January 13, 2022

Dark patterns: what are they & how to protect yourself

User experience is all about making life easier for everyone who visits your website to start your relationship in the most enjoyable way for everyone. In an ideal world, creating the perfect user experience would be the priority of every business. However, some companies resort to questionable practices to entice users to do something they may not want to do. People end up checking the wrong box or paying extra fees without realizing it, because these companies know how to get them to do what’s best for their business, at the expense of users.

Lying is never good. That’s why we want to highlight these practices called dark patterns (also known as deceptive design patterns) and help you identify them to protect yourself from deceptive digital experiences. What exactly are they? How do you spot them? How do they affect consumers and their perception of marketing? Well, you’ll discover the answer to these questions in this article.

Harry Brignull and the fight against dark patterns

According to Harry Brignull, the UX specialist at the origin of the fight against dark patterns, such deceptive practices can be defined as “features designed to entice users to do things they may not be willing to do, but which benefit the company in question.” You can come across dark patterns on an app or a website and fall into the trap without being aware of it. Because people don’t pay full attention to every single word they read online, they can easily be led to tick the wrong box or subscribe to an email list they wouldn’t want to be a part of. 

Harry Brignull was the first to raise awareness around dark patterns and has been campaigning against them since 2010. On his website, you can find hundreds of examples in the “Hall of Shame” which puts companies that use such deceptive patterns under the spotlight.  

Let’s have a closer look at the 12 types of deceptive design patterns that have been identified out there. 

1. Trick questions

Imagine filling in a form on a website. You read the questions once and understand something, but when you look more closely, you realize it actually asks for something else and you’ve given an answer you didn’t mean to give. For example, responding positively to a negatively worded action creates a cognitive dissonance that may confuse the user enough to subscribe to an action that they would not normally have subscribed to if it had been worded correctly.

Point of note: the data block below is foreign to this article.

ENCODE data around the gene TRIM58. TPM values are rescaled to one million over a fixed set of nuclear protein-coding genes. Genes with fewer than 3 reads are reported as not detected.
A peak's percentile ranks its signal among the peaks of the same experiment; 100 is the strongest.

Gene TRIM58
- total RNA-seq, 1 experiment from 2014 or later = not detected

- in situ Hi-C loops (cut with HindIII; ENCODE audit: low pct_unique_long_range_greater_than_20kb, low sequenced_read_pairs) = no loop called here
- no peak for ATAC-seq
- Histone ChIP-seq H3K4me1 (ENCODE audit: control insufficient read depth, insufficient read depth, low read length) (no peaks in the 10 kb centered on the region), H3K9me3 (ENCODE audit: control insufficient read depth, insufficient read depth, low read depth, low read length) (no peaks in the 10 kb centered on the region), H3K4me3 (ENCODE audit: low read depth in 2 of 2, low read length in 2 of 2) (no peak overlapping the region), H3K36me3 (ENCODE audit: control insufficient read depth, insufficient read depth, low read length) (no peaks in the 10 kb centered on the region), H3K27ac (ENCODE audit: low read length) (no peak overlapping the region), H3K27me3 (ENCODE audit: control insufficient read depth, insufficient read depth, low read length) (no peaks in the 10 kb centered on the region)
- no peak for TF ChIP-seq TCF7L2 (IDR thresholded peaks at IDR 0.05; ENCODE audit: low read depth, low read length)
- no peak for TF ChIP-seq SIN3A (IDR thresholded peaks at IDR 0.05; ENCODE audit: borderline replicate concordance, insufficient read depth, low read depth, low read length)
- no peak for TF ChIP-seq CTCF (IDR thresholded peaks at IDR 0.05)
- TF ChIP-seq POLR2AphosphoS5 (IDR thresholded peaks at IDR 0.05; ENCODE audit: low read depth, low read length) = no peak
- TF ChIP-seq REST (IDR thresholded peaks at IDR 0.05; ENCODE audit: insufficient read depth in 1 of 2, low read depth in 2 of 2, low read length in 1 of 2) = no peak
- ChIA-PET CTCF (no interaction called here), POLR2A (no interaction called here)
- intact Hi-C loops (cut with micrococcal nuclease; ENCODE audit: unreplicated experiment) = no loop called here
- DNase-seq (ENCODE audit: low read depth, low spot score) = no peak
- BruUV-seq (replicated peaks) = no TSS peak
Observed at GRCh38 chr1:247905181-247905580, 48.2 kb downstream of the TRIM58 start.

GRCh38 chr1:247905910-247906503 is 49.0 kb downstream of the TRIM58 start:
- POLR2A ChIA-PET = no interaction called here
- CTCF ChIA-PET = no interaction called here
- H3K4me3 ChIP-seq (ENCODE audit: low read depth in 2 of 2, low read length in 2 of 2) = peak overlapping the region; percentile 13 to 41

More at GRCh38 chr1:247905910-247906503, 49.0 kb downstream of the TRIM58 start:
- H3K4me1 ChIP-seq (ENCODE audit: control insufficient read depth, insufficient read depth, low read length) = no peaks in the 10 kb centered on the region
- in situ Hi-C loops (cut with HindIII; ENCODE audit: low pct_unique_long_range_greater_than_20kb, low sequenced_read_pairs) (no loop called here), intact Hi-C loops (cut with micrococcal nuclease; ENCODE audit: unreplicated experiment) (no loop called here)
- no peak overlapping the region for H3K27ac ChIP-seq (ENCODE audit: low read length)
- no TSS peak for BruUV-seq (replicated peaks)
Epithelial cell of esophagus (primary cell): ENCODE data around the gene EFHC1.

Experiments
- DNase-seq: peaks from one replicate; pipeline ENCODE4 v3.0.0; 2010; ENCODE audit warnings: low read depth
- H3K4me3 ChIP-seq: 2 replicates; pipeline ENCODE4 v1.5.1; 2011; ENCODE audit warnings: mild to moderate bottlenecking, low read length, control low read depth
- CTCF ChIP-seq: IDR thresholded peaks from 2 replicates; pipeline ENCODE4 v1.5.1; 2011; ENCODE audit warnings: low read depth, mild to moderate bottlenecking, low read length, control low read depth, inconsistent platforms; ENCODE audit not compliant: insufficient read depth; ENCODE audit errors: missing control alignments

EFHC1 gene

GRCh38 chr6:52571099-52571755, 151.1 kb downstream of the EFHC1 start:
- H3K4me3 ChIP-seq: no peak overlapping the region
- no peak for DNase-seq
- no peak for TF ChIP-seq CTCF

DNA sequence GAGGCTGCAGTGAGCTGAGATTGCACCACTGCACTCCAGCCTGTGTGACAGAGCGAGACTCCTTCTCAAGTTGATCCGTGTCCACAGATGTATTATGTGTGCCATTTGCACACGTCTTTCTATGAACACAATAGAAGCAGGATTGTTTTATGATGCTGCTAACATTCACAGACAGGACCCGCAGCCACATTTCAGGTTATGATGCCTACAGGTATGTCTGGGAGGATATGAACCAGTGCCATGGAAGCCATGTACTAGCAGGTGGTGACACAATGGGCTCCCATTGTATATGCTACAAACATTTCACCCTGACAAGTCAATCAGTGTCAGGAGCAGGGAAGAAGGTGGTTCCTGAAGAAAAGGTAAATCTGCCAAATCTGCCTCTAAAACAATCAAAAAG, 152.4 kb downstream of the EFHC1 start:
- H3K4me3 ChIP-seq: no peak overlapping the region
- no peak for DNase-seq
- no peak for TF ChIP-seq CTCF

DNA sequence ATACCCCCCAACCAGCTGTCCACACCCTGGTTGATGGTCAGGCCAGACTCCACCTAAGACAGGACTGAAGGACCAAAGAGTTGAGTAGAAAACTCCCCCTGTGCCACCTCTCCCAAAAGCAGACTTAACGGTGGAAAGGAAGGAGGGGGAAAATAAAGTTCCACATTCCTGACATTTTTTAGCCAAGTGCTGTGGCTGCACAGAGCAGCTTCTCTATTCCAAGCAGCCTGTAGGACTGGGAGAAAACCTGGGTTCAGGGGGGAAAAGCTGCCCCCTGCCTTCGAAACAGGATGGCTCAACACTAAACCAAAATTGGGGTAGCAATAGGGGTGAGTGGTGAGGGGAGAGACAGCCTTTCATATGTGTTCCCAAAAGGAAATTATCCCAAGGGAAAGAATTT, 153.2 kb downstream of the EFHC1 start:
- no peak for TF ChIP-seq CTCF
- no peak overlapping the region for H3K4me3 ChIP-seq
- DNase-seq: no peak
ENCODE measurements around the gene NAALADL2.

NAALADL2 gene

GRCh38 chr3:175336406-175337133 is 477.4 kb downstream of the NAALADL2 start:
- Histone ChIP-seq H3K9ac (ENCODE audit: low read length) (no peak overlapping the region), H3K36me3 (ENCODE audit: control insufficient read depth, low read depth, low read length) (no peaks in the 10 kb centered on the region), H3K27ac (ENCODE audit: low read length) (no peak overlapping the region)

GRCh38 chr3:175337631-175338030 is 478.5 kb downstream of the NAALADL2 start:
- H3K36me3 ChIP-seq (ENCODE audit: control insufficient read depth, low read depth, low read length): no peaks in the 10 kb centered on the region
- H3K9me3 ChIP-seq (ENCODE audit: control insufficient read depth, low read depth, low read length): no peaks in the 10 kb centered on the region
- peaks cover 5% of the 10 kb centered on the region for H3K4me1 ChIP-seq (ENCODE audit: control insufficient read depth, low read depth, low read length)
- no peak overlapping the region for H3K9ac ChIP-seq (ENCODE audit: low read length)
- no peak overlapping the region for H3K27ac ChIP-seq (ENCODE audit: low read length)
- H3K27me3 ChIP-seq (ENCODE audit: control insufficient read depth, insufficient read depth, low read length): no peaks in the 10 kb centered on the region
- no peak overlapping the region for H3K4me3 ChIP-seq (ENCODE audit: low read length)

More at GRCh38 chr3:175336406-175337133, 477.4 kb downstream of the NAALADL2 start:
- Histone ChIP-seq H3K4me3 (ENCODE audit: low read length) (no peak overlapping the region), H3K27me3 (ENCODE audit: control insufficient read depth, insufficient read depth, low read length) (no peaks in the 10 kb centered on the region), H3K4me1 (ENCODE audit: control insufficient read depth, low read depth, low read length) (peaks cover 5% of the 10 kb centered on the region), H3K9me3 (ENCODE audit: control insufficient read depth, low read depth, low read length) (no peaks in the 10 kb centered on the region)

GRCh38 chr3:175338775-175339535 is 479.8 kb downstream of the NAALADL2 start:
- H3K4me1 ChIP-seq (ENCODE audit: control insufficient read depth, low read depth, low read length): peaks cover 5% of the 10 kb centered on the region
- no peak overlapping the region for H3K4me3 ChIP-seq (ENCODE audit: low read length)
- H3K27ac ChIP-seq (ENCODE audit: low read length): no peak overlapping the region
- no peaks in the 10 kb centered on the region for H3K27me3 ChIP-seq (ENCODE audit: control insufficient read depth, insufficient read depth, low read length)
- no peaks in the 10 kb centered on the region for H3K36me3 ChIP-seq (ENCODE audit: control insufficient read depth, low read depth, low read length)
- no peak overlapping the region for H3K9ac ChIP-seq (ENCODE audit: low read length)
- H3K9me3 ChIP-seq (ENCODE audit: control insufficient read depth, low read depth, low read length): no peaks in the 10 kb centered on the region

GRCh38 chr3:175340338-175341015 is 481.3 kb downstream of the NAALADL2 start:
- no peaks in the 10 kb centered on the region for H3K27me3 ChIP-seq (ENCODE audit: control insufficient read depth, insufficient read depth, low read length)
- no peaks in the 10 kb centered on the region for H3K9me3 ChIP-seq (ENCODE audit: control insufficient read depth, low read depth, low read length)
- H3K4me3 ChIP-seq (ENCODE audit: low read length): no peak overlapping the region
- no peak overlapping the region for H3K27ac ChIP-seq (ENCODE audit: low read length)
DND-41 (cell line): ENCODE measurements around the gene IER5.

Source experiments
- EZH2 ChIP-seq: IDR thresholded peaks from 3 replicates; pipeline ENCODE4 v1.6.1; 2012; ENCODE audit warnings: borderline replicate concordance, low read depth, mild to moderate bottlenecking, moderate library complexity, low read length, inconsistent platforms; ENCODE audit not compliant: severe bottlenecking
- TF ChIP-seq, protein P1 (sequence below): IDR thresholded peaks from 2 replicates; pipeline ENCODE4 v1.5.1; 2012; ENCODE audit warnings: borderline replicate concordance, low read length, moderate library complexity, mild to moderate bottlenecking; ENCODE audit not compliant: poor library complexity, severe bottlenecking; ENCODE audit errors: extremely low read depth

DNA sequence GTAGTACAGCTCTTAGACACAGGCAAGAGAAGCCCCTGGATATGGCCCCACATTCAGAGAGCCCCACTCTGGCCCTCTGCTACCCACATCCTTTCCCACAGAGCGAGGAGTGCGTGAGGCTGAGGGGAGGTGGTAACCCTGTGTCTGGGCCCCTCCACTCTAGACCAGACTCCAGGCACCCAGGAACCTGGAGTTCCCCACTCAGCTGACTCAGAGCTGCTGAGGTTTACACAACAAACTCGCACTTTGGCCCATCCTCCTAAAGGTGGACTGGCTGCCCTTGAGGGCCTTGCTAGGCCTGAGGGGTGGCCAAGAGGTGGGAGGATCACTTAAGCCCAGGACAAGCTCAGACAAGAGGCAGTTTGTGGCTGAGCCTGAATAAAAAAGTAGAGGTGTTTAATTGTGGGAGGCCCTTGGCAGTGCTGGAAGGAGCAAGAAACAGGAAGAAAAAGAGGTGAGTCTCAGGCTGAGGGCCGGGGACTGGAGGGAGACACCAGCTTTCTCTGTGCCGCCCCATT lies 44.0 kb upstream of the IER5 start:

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2. Sneak into basket

You probably experienced the sneak-into-basket technique more than once while attempting to make an online purchase. Originally, your objective might be to buy a piece of furniture or a ticket to a live concert, but if you pay attention to the detailed basket, you will see that insurance and delivery fees have been added without asking for your consent.  

In the past, GoDaddy, the internet hosting company, would automatically add unsolicited privacy to a domain.

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3. Roach motel

The Economist is a good student when it comes to roach motel practices – and other dark patterns. Think of the song Hotel California by the Eagles: it’s easy to get into it, but once you’re in, you can never leave. That’s what The Economist does to subscribers as it is extremely complicated to delete your subscription. You literally cannot do it yourself, you need to ask them to delete it for you. 

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4. Privacy zuckering

Mark Zuckerberg inspired Harry Brignull as this practice has been named after Facebook founder and CEO. Privacy zuckering is a tactic that tricks you into sharing more personal information than you intended to. It often uses complex and confusing terms and conditions and privacy policies enticing the users to hand over their personal information to various data brokerage companies, without knowing about it. 

Signing you up for promotion materials is also considered like privacy zuckering. The example of Ryanair illustrates this practice.